Academy brings back MTIs as CW refocuses on training fundamentals

Master Sgt. Marcus Coley, a military training instructor, observes cadet training at the U.S. Air Force Academy, Jan. 29, 2020. The Academy is adding five MTIs to its Cadet Wing staff to enhance the military training program (U.S. Air Force photo/Trevor Cokley).

By Jennifer Spradlin, U.S. Air Force Academy Public Affairs, U.S. Air Force Academy Public Affairs

U.S. AIR FORCE ACADEMY, Colo. –For the first time in a decade, the Academy will have permanent military training instructors on the Cadet Wing staff to enhance the military training program here.

“I want this to be the nation’s most disciplined, professional and future-focused military training organization,” said Brig. Gen. Michele Edmondson, commandant of cadets.

In 2004, the Academy created the Academy Military Trainer program. The role of AMTs quickly evolved into a mentorship and leadership support function to squadron air officers commanding. After 2009, when the last MTI transitioned from the Cadet Wing, their role in training was reduced to weeklong training sessions before Basic Cadet Training.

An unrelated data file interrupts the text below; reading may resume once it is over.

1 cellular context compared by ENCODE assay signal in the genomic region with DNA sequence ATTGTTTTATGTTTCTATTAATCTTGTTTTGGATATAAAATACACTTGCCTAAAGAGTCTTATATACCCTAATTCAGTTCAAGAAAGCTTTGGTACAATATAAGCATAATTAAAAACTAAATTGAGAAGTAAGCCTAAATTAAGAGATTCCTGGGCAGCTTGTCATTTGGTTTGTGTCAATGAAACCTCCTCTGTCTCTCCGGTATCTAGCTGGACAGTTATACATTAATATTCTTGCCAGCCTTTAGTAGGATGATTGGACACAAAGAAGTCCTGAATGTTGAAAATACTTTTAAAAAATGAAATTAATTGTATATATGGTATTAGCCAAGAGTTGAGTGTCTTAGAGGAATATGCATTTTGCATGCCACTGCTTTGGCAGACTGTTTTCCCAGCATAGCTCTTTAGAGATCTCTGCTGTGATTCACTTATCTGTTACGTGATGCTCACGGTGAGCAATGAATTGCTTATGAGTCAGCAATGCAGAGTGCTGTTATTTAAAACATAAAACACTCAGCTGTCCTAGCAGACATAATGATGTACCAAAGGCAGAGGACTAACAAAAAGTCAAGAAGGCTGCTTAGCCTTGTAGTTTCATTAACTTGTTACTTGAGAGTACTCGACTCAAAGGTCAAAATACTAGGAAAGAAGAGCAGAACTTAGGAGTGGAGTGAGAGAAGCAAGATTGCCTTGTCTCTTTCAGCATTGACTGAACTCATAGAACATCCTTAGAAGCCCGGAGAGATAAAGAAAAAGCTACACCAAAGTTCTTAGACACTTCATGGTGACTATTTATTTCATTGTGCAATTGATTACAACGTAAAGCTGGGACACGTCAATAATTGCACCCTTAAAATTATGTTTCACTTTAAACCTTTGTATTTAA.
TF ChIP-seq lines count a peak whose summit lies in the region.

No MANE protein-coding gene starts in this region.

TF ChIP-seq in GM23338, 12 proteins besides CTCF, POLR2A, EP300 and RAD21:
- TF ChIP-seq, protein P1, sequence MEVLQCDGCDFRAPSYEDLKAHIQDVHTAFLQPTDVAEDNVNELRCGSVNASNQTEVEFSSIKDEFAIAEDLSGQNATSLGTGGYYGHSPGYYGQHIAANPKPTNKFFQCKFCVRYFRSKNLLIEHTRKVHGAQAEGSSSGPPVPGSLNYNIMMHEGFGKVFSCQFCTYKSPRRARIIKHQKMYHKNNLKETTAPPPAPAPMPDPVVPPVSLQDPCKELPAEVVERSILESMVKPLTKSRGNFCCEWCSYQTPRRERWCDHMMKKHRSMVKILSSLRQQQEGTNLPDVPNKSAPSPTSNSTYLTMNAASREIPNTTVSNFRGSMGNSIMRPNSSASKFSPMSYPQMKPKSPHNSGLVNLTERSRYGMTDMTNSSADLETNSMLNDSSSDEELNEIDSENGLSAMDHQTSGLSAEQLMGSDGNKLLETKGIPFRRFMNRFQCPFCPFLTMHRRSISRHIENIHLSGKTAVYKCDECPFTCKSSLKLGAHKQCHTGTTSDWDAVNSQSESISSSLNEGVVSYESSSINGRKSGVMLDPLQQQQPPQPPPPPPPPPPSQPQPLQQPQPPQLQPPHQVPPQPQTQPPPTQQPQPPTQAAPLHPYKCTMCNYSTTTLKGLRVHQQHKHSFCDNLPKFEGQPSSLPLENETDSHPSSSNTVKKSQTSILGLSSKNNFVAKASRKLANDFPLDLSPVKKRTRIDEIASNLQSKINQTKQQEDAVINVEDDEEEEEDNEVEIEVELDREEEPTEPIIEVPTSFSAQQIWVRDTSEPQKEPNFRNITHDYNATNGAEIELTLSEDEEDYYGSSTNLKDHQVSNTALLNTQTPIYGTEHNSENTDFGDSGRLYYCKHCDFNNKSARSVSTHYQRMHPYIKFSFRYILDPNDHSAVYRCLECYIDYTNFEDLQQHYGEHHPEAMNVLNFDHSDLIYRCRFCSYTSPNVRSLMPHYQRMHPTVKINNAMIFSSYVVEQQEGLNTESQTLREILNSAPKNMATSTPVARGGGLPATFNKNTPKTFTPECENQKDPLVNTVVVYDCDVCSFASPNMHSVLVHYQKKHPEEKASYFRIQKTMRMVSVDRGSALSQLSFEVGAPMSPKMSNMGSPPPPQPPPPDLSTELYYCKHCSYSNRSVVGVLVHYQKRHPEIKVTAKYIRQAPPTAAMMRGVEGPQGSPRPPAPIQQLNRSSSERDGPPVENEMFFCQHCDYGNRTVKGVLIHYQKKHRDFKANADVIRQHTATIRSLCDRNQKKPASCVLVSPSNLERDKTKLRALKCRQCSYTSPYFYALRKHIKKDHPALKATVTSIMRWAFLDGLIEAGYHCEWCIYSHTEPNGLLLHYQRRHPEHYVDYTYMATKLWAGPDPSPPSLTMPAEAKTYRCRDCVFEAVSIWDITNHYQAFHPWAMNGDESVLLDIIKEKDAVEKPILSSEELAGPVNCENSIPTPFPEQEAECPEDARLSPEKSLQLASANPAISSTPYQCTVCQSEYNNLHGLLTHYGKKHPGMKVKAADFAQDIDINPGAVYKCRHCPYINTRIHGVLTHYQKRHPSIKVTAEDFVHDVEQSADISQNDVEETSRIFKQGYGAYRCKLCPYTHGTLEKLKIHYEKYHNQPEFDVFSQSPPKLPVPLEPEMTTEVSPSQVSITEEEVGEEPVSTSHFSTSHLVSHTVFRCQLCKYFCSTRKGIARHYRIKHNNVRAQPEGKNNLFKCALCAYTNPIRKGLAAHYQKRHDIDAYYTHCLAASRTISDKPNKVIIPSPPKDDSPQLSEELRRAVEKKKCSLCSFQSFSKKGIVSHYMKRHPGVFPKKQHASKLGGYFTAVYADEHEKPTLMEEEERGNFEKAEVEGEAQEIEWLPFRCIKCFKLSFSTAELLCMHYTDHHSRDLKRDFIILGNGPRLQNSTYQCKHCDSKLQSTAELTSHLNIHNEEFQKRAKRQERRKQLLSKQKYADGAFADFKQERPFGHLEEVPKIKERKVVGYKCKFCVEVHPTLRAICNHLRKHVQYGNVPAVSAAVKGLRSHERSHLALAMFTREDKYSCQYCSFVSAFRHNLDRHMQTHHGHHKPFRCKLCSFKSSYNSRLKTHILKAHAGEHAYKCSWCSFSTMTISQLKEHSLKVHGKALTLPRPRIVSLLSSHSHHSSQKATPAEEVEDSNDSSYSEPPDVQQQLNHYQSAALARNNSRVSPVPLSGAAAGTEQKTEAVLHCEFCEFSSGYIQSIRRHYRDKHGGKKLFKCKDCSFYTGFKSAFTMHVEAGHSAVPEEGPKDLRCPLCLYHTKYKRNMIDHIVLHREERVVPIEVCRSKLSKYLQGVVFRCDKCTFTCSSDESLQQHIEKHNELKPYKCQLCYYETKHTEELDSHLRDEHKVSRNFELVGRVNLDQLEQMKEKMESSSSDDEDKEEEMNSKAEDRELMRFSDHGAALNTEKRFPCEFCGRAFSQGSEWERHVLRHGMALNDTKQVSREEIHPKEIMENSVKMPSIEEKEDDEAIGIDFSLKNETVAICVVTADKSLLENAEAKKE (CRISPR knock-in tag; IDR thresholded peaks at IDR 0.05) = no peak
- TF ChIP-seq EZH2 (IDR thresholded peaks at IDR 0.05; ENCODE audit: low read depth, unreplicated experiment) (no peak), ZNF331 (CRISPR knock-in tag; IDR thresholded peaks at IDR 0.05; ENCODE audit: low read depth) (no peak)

As part of ongoing training evaluation, the commandant, who previously commanded the 737th Training Group at Joint Base San Antonio-Lackland, identified the need for MTIs to bring their expertise back to the Academy.

“The Air Force has invested significant training in our MTI corps and as a result, the MTIs we develop today have incredible maturity, leadership experience and a deep understanding of what training ‘right’ looks like,” Edmondson said.

Five MTIs are slated to join the Cadet Wing by March as preparations for BCT ramp up. Master Sgt. Marcus Coley, the first MTI, has arrived and is working with cadet training officers to improve their squadron training sessions.

“I see our role as providing guidance to the cadets and making sure accountability is a core part of their daily interactions,” Coley said. “There needs to be a balance between making corrections and the follow-up, mentorship piece [of leading].”

Coley spent more than three years at Lackland training newly enlisted Airmen and military training instructors. He said emphasis on proper wear of the uniform and drill and ceremony is key to establishing self-discipline. He also championed transparency and respect and dignity while addressing infractions.

“There are different ways to get someone’s attention other than doing push-ups, and I’m just excited to share my training expertise with the cadets here,” he said.

As part of its new training plan, the Cadet Wing will also leverage experts in the Athletic Department to lead and plan physical conditioning for recruits during BCT to reduce injuries and better prepare the cadets to meet Air Force standards.

“We’re looking to see that consistency in training across the squadrons so that all cadets have the same opportunity to succeed here,” Edmondson said.

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